IoT Devices Come with an Unwanted Gift
Fri, December 3, 2021

IoT Devices Come with an Unwanted Gift

Security threats are the "gifts" you didn't ask for in an IoT device / Photo Credit: Blue Planet Studio (via Shutterstock)


Did you receive an IoT device during the holidays? If so, you will most likely find it useful, but George Platsis of cybersecurity news website Security Intelligence said it also came with another “gift”: security vulnerabilities. IoT concerns are a part of life and we can expect more to appear as technology advances. There are issues associated with IoT devices. However, they do not differ from the security risks we see in other devices. In 2014, the Open Web Application Security Project (OWASP) compiled a list of IoT vulnerabilities to help consumers, developers, and manufacturers make better decisions about their IoT systems. 

The OWASP’s 2018 Top 10 IoT security vulnerabilities comprised of weak passcodes, insecure network services, insecure ecosystem interfaces, lack of secure update mechanisms, using insecure or outdated components, poor privacy protection, insecure data transfer and storage, poor device management, insecure default settings, and poor physical security hardening. How can we deal with these risks? Dan Geer, a computer security analyst and risk management specialist, stated that IoT devices should be developed to be “ephemeral in nature,” meaning the devices should have a short lifespan. The rationale behind Geer’s idea is that due to a lack of updates for IoT devices, they should be offboarded before they become an unmanageable threat.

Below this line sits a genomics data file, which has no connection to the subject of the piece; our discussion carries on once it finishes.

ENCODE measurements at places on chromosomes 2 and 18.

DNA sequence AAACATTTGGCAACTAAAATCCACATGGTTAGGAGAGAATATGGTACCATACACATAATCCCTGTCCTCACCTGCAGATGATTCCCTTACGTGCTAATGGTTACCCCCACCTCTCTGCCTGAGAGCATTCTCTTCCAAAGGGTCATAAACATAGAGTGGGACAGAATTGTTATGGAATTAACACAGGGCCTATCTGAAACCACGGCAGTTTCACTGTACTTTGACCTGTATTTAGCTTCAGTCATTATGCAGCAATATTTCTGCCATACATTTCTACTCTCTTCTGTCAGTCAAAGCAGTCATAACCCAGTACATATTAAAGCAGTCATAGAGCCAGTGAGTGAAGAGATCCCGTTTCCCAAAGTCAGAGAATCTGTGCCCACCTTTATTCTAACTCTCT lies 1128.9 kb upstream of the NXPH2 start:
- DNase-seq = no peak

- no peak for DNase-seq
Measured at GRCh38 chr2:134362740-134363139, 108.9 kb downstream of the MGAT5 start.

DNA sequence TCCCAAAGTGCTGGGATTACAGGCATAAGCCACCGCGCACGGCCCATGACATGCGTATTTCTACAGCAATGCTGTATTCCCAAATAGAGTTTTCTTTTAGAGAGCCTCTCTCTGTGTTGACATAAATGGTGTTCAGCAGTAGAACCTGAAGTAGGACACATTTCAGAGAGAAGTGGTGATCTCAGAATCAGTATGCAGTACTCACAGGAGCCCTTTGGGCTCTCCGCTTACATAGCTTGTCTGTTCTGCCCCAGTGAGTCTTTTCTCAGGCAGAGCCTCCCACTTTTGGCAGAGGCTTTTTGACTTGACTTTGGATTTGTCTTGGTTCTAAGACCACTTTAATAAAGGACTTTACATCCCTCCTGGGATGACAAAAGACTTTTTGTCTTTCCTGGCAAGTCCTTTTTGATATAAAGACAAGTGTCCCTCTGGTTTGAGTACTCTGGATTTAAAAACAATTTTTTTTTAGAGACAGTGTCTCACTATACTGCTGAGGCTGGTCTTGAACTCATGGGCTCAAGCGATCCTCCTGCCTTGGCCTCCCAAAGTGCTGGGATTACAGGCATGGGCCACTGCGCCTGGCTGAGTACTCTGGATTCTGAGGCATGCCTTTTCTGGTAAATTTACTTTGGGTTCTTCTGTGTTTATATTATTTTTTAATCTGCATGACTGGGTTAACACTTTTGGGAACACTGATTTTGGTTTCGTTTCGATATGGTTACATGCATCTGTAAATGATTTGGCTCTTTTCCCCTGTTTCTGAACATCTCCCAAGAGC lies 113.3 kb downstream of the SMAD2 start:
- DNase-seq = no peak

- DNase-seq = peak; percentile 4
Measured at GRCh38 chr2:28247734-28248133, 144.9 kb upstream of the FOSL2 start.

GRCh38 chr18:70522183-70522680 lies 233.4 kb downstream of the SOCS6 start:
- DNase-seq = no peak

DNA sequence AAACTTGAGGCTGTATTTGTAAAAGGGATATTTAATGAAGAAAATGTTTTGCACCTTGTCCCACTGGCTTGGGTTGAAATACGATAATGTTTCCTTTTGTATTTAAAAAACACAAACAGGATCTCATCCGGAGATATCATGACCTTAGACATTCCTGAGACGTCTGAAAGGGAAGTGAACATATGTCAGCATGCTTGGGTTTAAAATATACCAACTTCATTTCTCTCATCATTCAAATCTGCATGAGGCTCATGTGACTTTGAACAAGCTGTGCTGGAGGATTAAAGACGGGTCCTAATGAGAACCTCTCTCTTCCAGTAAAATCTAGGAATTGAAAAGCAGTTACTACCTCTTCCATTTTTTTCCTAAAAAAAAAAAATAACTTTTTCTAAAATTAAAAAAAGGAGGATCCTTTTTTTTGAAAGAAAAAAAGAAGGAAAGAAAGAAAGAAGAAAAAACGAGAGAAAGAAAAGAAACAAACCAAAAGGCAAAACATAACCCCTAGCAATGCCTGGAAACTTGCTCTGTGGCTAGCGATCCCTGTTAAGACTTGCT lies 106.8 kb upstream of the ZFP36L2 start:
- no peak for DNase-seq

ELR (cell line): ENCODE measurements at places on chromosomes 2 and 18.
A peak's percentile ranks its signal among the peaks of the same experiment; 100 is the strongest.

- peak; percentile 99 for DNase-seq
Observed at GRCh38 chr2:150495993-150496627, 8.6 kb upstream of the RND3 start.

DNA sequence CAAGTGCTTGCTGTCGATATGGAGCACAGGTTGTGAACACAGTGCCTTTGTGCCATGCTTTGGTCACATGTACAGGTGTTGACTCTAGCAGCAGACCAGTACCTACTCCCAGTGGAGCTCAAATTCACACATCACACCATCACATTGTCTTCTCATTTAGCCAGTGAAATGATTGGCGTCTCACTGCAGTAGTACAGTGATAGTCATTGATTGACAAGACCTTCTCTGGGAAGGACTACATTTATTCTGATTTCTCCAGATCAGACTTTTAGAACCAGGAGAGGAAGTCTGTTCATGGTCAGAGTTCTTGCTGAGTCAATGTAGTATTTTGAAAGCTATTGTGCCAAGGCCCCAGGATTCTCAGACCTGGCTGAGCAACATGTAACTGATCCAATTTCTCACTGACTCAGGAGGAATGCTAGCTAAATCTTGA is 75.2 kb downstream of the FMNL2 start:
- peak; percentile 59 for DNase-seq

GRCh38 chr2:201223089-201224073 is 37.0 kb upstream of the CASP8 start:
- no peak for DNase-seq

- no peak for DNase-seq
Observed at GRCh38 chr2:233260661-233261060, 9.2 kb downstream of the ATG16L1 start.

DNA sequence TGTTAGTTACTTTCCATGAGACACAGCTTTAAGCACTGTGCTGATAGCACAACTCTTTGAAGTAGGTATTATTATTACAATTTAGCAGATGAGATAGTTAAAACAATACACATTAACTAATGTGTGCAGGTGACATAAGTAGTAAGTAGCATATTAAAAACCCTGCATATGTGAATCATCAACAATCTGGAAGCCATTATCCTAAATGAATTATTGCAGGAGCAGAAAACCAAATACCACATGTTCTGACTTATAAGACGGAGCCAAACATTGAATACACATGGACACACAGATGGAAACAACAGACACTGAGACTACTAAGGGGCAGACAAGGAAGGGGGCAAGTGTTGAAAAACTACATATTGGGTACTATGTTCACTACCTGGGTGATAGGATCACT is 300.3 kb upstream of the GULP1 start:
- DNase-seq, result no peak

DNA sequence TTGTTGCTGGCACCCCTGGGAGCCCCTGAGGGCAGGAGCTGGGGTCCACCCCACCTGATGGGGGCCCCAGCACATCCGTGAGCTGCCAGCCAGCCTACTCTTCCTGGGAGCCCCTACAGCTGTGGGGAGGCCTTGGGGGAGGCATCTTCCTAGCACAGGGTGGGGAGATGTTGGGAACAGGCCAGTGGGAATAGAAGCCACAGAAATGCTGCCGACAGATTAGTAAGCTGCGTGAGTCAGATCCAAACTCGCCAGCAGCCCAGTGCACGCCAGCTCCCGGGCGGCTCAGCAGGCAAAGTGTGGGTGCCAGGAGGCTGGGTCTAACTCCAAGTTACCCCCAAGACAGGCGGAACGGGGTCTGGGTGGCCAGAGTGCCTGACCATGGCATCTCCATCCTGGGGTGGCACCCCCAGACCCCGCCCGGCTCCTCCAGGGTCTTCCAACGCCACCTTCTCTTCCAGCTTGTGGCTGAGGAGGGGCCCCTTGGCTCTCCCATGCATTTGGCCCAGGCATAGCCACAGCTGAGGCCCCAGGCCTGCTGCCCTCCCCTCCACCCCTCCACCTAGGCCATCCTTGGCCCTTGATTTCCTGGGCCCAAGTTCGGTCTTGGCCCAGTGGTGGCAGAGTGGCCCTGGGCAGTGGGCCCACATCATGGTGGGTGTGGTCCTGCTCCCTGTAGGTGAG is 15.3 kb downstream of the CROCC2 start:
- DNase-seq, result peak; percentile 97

Geer’s approach should be considered since the manufacturing costs of IoT devices continue to decline. Let’s think of these devices as “disposable.” So once the IoT devices have been used to capacity, you could either recycle them or find a replacement. The disadvantage of this approach thus far is that good code doesn’t come cheap unless we get a certain “type of economies of scale for code.” However, certification is one way for us to address security risks immediately. 

Yes, certification is no easy task. In fact, the industry needs to work together and create standards such as security by design principles. The implementation of these standards also comes with costs. Despite that, enabling the industry to arrive at a common ground regarding security and safety standards for IoT devices seems to be the optimal long-term solution to IoT vulnerabilities.